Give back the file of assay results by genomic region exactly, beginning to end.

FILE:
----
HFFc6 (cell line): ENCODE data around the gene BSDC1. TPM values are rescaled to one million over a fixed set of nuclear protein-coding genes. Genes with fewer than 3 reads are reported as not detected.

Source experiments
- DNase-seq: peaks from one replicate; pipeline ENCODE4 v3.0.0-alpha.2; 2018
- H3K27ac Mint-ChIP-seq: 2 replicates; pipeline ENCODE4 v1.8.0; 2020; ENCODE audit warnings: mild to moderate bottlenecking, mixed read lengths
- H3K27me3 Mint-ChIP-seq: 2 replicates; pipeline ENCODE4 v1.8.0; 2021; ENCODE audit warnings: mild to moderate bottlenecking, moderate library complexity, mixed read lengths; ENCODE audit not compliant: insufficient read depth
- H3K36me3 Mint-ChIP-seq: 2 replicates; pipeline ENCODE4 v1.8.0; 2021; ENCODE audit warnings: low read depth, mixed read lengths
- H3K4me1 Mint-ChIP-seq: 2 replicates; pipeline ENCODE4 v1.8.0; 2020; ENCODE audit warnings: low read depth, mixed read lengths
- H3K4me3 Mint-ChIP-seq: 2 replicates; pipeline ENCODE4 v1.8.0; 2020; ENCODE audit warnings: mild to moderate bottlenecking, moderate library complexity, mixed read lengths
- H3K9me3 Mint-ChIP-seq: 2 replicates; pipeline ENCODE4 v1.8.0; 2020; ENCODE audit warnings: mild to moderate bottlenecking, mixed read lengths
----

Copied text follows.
HFFc6 (cell line): ENCODE data around the gene BSDC1. TPM values are rescaled to one million over a fixed set of nuclear protein-coding genes. Genes with fewer than 3 reads are reported as not detected.

Source experiments
- DNase-seq: peaks from one replicate; pipeline ENCODE4 v3.0.0-alpha.2; 2018
- H3K27ac Mint-ChIP-seq: 2 replicates; pipeline ENCODE4 v1.8.0; 2020; ENCODE audit warnings: mild to moderate bottlenecking, mixed read lengths
- H3K27me3 Mint-ChIP-seq: 2 replicates; pipeline ENCODE4 v1.8.0; 2021; ENCODE audit warnings: mild to moderate bottlenecking, moderate library complexity, mixed read lengths; ENCODE audit not compliant: insufficient read depth
- H3K36me3 Mint-ChIP-seq: 2 replicates; pipeline ENCODE4 v1.8.0; 2021; ENCODE audit warnings: low read depth, mixed read lengths
- H3K4me1 Mint-ChIP-seq: 2 replicates; pipeline ENCODE4 v1.8.0; 2020; ENCODE audit warnings: low read depth, mixed read lengths
- H3K4me3 Mint-ChIP-seq: 2 replicates; pipeline ENCODE4 v1.8.0; 2020; ENCODE audit warnings: mild to moderate bottlenecking, moderate library complexity, mixed read lengths
- H3K9me3 Mint-ChIP-seq: 2 replicates; pipeline ENCODE4 v1.8.0; 2020; ENCODE audit warnings: mild to moderate bottlenecking, mixed read lengths